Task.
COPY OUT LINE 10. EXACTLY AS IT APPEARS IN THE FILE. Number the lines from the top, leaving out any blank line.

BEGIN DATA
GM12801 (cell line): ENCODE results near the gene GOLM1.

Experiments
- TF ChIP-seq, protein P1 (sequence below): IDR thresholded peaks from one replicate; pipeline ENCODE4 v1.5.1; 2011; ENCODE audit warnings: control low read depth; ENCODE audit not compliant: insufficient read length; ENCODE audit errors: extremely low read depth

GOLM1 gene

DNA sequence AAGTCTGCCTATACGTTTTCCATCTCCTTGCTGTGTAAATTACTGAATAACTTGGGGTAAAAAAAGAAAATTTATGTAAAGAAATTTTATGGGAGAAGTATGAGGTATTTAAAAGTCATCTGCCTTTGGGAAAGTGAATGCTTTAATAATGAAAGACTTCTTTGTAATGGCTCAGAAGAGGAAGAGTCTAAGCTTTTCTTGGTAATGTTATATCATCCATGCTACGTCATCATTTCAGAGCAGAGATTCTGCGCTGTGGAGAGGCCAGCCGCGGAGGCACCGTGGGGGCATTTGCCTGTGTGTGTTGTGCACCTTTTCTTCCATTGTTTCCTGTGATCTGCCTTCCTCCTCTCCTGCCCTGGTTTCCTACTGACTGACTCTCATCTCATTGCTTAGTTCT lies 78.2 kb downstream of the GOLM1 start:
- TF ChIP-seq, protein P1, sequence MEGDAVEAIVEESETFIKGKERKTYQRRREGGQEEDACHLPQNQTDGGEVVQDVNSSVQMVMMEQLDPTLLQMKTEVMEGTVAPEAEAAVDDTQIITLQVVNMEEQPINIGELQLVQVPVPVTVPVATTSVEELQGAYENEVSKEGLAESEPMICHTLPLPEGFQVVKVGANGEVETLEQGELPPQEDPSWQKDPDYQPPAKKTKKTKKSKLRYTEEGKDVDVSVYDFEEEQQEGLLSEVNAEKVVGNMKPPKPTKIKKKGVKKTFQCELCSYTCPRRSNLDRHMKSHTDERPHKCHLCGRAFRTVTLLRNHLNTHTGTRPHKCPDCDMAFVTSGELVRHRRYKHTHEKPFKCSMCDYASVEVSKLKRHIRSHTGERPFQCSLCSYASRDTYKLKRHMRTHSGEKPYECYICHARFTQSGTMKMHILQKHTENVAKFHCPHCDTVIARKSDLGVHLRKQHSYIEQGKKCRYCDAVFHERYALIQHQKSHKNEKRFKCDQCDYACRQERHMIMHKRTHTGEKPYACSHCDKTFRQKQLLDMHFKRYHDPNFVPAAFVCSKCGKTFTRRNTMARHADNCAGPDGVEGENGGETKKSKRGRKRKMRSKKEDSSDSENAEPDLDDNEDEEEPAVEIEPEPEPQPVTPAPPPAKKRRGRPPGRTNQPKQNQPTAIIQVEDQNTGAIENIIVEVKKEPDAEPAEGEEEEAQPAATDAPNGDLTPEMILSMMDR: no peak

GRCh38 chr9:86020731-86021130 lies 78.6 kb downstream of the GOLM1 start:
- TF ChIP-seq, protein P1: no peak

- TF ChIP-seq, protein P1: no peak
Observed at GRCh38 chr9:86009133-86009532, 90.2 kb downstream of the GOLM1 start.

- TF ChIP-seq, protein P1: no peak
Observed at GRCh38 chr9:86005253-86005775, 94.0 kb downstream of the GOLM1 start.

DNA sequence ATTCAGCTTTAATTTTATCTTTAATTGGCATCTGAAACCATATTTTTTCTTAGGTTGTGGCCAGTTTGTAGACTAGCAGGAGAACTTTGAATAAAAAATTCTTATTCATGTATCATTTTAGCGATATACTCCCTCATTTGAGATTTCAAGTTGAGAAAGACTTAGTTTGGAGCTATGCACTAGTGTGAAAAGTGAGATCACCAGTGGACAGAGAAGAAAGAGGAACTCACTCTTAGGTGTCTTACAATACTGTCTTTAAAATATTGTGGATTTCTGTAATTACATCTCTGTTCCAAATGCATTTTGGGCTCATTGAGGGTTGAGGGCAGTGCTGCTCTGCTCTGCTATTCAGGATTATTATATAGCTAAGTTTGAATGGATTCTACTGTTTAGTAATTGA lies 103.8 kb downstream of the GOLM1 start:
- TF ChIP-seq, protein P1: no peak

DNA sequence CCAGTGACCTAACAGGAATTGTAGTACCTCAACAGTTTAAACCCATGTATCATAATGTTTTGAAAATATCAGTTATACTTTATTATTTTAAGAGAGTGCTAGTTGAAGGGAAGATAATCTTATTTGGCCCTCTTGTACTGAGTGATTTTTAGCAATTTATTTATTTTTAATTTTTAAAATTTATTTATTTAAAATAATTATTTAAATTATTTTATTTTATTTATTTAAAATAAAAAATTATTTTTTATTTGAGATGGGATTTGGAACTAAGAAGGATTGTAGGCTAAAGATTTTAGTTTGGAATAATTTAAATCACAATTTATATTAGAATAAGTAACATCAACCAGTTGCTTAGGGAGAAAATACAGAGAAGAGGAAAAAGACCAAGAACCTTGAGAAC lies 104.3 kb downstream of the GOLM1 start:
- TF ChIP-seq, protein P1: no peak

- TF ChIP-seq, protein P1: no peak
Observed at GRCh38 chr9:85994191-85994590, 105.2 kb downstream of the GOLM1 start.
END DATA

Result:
Observed at GRCh38 chr9:86009133-86009532, 90.2 kb downstream of the GOLM1 start.